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Getting Ahead of the Holidays

The holidays can be tough - let’s think about ways to be prepared emotionally and mentally. Many of you have been through the ups and downs of summer-based holidays as well as the literal heat of summer depending on where you’re reading this MMHM from. As the summer has already turned into autumn, I am highly aware that the upcoming holidays like Thanksgiving, Christmas, Kwanzaa, and Hanukkah can bring both joy and anxiety. Here are tips to think about in the coming weeks to make these holidays feel more manageable:

  • Just because the holidays have their own timeline, your routines don’t have to change - Remember you can make choices on how to manage your time. You can keep your day-to-day routine the same whether it’s when you work, when you sleep and what things you eat and drink. When someone offers something off schedule or off routine, you’re welcome to stick to that glass of water, your usual bedtime or break you set for yourself during the day. Also be careful to not let your emotions dictate what you say or do with your body - when distressed we can easily over/under eat/drink/exercise. When your feelings are distracting you do the next listed step below…

  • Make time for yourself by doing things that feel good - You are always welcome to step away from the hustle and bustle of the holiday season. That can mean making sure you literally rest such as take a nap, listen to a favorite playlist or podcast, take a walk to recalibrate emotionally/mentally or make alone time for yourself in a way that feels contained and recharging.

  • Take stock of your time with a list/schedule - The holidays can be demanding. Rather than let the holidays take advantage of us, let’s make a list of what needs to be done and review to see if the schedule/tasks noted are simple and reasonable. We can always edit the events at hand even if it means we arrive later to a party, cancel an activity or move an errand to later in the week. Sometimes tasks can be done and delivered through an online order or the gift can be easier found in store ahead of time.

  • Be aware of your finances - A factor that can be easily overlooked is the cost denominator. The holidays can easily lead us to spend money that doesn’t fit our situation. When worrying about money, reflect on the event, who it’s for, whether it fits our financial situation and the true meaning of the holiday invested in. In lieu of something expensive or lavish, can we reframe the season with a thoughtful note or card, our presence instead of a present or a simple/home-made item instead of something store bought?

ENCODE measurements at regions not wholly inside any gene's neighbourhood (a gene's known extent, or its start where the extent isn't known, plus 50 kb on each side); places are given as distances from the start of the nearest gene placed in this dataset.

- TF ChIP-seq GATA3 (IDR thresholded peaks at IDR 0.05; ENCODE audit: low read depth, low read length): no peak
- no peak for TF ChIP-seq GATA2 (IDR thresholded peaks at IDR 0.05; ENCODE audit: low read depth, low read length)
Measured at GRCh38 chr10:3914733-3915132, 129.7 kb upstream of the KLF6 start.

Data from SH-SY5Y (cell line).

Regardless of the challenges of a given holiday, remember that the holidays and emotions associated with it are short-term so take a breath, be patient with yourself and utilize your supports like friends/family/therapist in the days ahead to get ahead of the holidays.



The holidays are also a time to think about giving. This month Looking Glass Counseling is making a donation to Respond, Inc. Respond is a Somerville, MA based organization that partners with individuals, families and communities to end the serious public health issue of domestic violence. RESPOND strives to achieve its mission through prevention, intervention and education services that promote safe, healthy relationships. Safe, healthy relationships are at the heart of the holidays.

 

Lou Lim, LMHC, REAT is a licensed mental health counselor and registered expressive arts therapist (REAT) with a master's degree in Expressive Therapy and Mental Health Counseling from Lesley University. He is a member of the International Expressive Arts Therapy Association and on the committee for REAT credentialing. He has 13 years of experience in counseling and expressive therapy working with children, adolescents, teenagers, adults, and retirees.


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